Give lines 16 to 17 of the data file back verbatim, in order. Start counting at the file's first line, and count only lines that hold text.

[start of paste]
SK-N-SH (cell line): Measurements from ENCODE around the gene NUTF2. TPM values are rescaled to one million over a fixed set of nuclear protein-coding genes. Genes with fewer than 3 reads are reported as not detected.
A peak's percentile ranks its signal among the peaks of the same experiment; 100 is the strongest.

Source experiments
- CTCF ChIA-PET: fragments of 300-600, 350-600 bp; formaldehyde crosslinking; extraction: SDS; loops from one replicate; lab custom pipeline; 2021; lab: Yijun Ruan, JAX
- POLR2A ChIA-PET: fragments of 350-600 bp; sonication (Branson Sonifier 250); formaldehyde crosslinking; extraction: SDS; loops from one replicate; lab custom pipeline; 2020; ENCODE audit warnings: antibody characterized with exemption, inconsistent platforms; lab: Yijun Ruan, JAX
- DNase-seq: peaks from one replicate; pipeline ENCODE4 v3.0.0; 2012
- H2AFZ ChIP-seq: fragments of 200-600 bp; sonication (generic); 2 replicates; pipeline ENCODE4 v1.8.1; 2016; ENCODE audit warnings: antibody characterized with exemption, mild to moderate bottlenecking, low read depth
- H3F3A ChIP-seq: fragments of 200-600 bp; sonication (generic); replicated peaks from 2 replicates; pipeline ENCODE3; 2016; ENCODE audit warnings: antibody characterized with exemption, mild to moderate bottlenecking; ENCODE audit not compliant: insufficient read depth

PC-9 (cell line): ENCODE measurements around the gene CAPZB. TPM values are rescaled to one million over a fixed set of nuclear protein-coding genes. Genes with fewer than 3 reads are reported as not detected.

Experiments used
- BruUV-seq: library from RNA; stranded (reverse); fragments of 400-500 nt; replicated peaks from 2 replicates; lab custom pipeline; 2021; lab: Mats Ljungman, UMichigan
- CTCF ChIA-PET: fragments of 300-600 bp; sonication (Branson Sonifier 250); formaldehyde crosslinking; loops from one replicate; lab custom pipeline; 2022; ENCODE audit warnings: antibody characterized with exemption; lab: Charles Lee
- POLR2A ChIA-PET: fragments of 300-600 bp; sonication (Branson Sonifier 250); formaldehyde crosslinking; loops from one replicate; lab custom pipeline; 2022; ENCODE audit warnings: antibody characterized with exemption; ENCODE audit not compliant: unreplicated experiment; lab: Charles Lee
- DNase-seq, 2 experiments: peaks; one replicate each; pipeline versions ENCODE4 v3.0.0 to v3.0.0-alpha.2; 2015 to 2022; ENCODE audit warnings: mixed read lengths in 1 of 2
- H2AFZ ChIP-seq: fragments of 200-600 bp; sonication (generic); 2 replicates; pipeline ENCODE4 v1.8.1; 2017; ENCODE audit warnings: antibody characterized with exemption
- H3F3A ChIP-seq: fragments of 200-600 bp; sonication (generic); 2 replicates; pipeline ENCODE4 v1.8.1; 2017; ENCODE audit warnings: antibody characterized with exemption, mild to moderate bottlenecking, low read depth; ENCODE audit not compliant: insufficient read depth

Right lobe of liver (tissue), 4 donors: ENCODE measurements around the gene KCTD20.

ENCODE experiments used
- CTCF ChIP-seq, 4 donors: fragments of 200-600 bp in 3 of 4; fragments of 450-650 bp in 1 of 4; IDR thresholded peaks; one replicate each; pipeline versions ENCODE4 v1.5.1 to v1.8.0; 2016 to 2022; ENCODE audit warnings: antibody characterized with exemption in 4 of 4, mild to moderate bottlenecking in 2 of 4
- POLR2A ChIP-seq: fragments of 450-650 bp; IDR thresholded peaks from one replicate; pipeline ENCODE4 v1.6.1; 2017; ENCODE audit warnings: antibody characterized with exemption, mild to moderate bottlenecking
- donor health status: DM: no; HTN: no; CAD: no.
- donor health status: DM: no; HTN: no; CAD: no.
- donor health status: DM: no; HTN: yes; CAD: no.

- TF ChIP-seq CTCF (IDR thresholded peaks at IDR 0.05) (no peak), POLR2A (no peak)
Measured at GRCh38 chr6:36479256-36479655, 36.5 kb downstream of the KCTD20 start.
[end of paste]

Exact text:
- H3F3A ChIP-seq: fragments of 200-600 bp; sonication (generic); 2 replicates; pipeline ENCODE4 v1.8.1; 2017; ENCODE audit warnings: antibody characterized with exemption, mild to moderate bottlenecking, low read depth; ENCODE audit not compliant: insufficient read depth

Right lobe of liver (tissue), 4 donors: ENCODE measurements around the gene KCTD20.